Dual Laser Milky Way Photo Op
The island is home to a vibrant community of photographers, a mix of professionals and serious amateurs. There is one set of photos everyone, and I do mean everyone wants… Dual lasers on the Milky Way.
Just occasionally both of the keck telescopes, and both lasers, are focused on the center of the galaxy, both stabbing right at the heart of the Milky Way.
Opportunities to see and photograph this are few, and occur strictly during the summer months of June to August, when the Milky Way is high overhead. furthermore, these opportunities occur only when Andre Ghez and her UCLA Galactic Center Group have both telescopes scheduled.
July 25th was such a night, a good opportunity to get both lasers. Andrea’s group has the first half of the night, turning over the ‘scopes to other astronomers just after midnight. Actually there were a few nights this particular week, we just chose the 25th. After this galactic center season is over, at least until next year.
A Laser Above the Summit
Changing a Light Bulb
How many engineers does it take to change a light bulb?
Nearly every morning I begin the day with reading the nightlogs, a write-up of everything that went wrong in the night on both telescopes. Normally there is nothing I need worry about, or perhaps something to follow up on during the day. But occasionally, not very often, I find a nightlog that indicates I will be re-scheduling my whole day, dropping any previous plans and driving up the mountain.
This is one of those times. A nightlog coded as critical, the Keck 2 adaptive optics system has a slight problem, no output from the white light source, no calibrations, no science. Waiting until after 9am I call the support crew on the summit… Do you know how? No. I wrestle with the thought for a few moments. No avoiding it, I need to drive to the summit.
So how many engineers does it take to change a light bulb?
The Keck Adaptive Optics systems are workhorse scientific instruments. Equipment that has resulted in so many great astronomical discoveries. The AO systems have also seen a great deal of improvements and upgrades through the years. New computers, a new wave-front controller, guide star lasers added, new cameras, different science instruments, and much more.
While the new gear has improved the systems dramatically, the result is that there is a fair amount of disused bit and pieces hanging about. Mostly cabling, but more than a few unused boxes of electronic gear are still sitting in place in the racks.
Eventually I just get fed up with it and insist we spend some time getting rid of it. With no AO use scheduled for a while there is a chance to spend a couple days ripping out this pile of cruft. Identifying and removing unused boxes. Following cables to nowhere, wire cutters in hand to snip away the multitude of nylon zip-ties.
We remove three large armloads of cables and other gear, carring the pile down to the electronics lab for sorting through and disposal. Most of it is horribly obsolete, things like KVM’s for PS/2 style mice and keyboards, or cables for old Sun computers. Most of it will simply be thrown out. It feels so good to get it out of AO and to clean up the place a little.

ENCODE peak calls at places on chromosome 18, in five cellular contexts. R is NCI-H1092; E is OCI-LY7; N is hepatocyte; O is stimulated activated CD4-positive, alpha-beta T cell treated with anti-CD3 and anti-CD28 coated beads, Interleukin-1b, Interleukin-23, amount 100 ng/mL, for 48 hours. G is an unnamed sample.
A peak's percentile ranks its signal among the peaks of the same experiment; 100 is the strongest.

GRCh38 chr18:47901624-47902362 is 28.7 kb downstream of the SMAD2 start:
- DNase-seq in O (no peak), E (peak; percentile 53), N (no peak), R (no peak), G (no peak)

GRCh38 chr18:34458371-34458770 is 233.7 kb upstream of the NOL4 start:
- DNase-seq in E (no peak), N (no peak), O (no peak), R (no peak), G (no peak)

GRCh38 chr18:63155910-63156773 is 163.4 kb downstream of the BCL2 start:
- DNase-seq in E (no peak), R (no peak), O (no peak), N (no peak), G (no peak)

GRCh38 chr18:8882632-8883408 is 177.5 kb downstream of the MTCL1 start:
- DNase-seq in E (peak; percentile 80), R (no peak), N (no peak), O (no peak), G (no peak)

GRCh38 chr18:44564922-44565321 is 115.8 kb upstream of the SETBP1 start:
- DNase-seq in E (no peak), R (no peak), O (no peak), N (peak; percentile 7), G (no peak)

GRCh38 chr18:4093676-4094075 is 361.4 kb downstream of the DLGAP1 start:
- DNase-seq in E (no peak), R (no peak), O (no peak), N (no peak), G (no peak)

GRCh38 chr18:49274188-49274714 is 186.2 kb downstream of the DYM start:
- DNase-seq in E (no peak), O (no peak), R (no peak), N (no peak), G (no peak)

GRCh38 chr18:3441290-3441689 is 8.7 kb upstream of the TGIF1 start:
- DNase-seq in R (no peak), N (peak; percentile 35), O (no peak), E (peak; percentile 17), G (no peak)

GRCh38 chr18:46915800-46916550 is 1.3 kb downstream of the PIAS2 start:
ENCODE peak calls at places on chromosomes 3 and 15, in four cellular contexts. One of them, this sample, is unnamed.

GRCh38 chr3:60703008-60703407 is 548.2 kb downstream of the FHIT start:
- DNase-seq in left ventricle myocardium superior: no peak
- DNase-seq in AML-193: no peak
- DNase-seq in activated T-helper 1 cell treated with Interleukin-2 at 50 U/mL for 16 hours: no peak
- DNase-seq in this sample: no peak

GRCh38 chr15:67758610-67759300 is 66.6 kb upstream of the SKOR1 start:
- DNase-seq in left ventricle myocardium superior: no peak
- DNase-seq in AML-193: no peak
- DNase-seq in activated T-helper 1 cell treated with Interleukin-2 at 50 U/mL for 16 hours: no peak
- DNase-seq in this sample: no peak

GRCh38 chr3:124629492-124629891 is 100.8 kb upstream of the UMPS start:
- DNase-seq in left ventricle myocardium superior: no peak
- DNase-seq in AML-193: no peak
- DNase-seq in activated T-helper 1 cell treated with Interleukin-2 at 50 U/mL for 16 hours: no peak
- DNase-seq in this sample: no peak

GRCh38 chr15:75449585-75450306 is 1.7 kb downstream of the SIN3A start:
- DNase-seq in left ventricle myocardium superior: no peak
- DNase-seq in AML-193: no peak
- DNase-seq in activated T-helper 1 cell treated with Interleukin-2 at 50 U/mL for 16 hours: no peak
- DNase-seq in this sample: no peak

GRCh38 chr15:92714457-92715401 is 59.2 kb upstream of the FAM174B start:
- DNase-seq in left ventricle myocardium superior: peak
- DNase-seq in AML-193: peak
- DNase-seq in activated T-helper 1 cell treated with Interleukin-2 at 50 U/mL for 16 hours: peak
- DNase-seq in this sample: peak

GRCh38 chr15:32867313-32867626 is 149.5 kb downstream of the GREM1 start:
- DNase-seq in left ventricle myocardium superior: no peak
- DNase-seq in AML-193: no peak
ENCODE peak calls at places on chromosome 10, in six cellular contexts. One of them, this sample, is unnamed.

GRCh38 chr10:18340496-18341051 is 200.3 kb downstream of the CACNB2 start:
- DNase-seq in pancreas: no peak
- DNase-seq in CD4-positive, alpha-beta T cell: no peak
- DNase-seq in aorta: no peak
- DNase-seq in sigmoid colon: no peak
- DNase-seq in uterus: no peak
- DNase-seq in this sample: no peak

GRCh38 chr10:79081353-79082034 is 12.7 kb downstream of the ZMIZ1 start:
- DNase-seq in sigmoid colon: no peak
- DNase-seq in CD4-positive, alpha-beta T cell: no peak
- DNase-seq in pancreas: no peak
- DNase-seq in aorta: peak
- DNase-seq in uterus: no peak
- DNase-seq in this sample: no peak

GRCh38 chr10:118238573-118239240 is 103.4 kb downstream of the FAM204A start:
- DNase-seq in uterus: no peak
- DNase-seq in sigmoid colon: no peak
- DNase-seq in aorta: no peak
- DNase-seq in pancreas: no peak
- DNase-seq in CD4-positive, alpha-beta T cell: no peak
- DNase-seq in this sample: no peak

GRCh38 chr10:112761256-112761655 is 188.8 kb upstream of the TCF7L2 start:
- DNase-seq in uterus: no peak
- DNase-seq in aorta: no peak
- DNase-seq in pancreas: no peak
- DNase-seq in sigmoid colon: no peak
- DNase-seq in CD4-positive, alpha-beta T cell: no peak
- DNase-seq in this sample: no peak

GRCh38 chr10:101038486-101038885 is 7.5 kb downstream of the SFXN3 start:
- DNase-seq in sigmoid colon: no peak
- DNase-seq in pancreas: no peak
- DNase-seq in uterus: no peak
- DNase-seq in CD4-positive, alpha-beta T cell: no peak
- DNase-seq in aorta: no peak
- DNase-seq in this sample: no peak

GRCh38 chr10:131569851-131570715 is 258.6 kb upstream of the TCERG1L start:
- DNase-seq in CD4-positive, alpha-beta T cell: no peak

I called this pile of junk cruft, a word that drew funny looks from my co-workers. You don’t know what cruft is? What sort of nerds are you? Sorry, cruft is what I have always called leftover technical junk.
Cruft is jargon for anything that is left over, redundant and getting in the way. It is used particularly for superseded and unused technical and electronic hardware and useless, superfluous or dysfunctional elements in computer software. – Wikipedia
It turns out that the word has a long history in engineering and computer science with a heritage that includes MIT and Harvard. It is indeed the proper word for the detritus that had been accumulating in the AO vault.
Keck 1 Laser
Lasers on the Milky Way
The New Keck 2 Laser
New Laser Marks Ground Zero for Adaptive Optics Science
W. M. Keck Observatory press release…
Hawaii’s W. M. Keck Observatory has successfully deployed a $4 million laser system that provides a marked increase in the resolution and clarity of what are already the most scientifically productive telescopes on Earth. The new laser was projected on the sky for the first time on the evening of December 1, 2015 and will allow scientists from around the world to observe the heavens above Maunakea in unprecedented detail.
“The Next Generation Laser System is the third generation of lasers at Keck Observatory, which has been pioneering Laser Guide Star Adaptive Optics on big telescopes since 2001,” said Jason Chin, the project manager for the new laser at Keck Observatory.
The first Laser Guide Star Adaptive Optics system on a large telescope was commissioned on the Keck II telescope in 2004 and, among many other firsts, helped reveal the black hole at the center of the Milky Way – one the most significant astronomical discoveries. The second laser system was installed in 2011 on the Keck I telescope, propelling Keck Observatory’s lead as the premiere Adaptive Optics research facility in the world. To date more than 240 science results from these laser systems have been published in astronomical journals.
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